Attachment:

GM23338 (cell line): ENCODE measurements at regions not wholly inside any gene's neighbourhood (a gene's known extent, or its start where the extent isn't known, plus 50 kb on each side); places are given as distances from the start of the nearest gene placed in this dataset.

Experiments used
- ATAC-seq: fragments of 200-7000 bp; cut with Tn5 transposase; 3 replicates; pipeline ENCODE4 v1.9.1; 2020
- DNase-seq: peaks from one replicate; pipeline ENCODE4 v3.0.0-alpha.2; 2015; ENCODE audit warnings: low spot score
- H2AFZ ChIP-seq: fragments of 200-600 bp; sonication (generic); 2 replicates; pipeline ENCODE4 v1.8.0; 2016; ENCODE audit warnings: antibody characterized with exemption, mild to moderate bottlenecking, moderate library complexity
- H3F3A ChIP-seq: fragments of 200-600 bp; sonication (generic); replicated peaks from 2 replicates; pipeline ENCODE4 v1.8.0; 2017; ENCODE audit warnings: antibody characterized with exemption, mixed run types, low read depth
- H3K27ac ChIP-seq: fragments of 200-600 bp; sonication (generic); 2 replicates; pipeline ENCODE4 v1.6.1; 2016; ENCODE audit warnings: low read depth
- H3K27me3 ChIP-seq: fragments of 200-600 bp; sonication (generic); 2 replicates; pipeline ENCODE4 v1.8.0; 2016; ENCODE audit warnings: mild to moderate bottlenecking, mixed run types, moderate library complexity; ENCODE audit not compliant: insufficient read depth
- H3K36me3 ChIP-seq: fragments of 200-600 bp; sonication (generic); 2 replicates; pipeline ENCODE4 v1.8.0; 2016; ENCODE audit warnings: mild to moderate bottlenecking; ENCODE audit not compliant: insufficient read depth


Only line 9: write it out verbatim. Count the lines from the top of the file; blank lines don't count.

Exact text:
- H3K36me3 ChIP-seq: fragments of 200-600 bp; sonication (generic); 2 replicates; pipeline ENCODE4 v1.8.0; 2016; ENCODE audit warnings: mild to moderate bottlenecking; ENCODE audit not compliant: insufficient read depth